Next, I headed down the road to the Eilat Coral Reserve area and the headquarters of Snuba. Unlike the traditional dive, where I wore the tank on my back, the Snuba tank floats in a raft on the surface of the water and the regulator's hose extends to the beginner's 6-meter limit. Like Neri, Ofer, my Snuba instructor, held my hand as we glided past beautiful coral beds. Among more stunning fish and ribbon-like moray eels, Ofer also showed me the hiding place of an octopus, which he gently teased through openings in the coral. In the arch under a natural coral bridge, he pointed to the deadly stone fish, then ran his finger across his throat to warn me to stay back. The Coral Reserve was so beautiful and Snuba so easy that I returned the next day.

I started my third and final day in Eilat at the Dolphin Reef, an open-sea facility, where I dived with another instructor. Tal, a young Israeli woman, has a special relationship to the dominant male in the Reef's pod of seven bottlenose dolphins imported from the Black Sea. Although Cindy, as the male is called, avoids most humans, he adores Tal.

His affection for her was obvious. As soon as we passed the underwater gate that separates the swimmers from the dolphins' area, Cindy was waiting for us.

Suddenly, I felt timid. I was so awed by Cindy's size and presence that I was hesitant to touch him. But Tal, who has been swimming with him for about six years, waved me closer. She showed me how to scratch Cindy's fins hard with my nails. His skin was rubbery but smooth, and my scratching seemed to help clean away a thin film. I scratched and scratched, kicking my legs to keep up. This went on for a few seconds until Cindy swam away. Tal had explained on land that when this happens, we shouldn't swim after him but just wait calmly for him to return. Sometimes, we simply sank down to the ocean floor and rested on our knees until Cindy rejoined us. At times, a pregnant female dolphin Cindy had mated with would come by and chat with whistles and ticks, which we could hear clearly under the water. After she would leave, Cindy would return. At one point, as I was scratching him, he allowed me to swim along slowly with him for several blissful moments.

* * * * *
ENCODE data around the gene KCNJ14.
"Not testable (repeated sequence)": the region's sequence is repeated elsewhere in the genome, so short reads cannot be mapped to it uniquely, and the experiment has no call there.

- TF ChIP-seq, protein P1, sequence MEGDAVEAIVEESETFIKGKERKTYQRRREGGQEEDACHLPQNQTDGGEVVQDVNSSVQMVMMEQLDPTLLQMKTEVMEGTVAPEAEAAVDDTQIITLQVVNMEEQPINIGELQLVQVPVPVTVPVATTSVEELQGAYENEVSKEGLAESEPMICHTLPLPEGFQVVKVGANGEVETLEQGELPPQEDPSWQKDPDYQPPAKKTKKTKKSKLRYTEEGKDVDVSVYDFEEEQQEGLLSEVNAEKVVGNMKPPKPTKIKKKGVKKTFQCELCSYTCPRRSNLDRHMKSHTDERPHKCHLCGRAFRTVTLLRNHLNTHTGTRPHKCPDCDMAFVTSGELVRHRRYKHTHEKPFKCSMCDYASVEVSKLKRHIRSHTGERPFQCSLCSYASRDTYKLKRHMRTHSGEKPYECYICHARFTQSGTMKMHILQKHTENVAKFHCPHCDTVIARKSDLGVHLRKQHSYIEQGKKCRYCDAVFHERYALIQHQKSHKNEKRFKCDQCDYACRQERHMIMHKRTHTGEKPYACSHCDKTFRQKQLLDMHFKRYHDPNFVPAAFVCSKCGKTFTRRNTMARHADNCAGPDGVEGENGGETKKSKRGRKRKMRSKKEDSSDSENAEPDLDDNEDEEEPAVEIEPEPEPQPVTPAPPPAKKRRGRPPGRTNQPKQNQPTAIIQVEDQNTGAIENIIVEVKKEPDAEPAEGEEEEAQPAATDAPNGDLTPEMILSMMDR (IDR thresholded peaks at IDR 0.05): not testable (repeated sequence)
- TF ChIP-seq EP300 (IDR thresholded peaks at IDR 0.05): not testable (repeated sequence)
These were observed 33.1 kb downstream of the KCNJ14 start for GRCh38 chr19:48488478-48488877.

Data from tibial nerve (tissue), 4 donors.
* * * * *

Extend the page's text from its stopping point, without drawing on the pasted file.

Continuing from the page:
The Dead


About four hours drive north from the Red Sea, the mineral-laden Dead Sea draws crowds seeking its therapeutic effects. I visited the Hyatt Regency's Mineralia Spa Club for its intense sulfur pools, filled with water pumped from the Dead Sea itself. Mineralia is the ultramodern equivalent of the spa Cleopatra created in the same place thousands of years ago.

Mineralia is gorgeous, with Roman and Greek architecture and a swim-way that takes you from a large indoor mineral pool to its outdoor counterpart. I had read that the water's high mineral content is calming and curative for serious skin disorders. Because of the incredibly high salt content, I floated with great ease. But I suddenly became aware of tiny cuts in my skin that stung like crazy.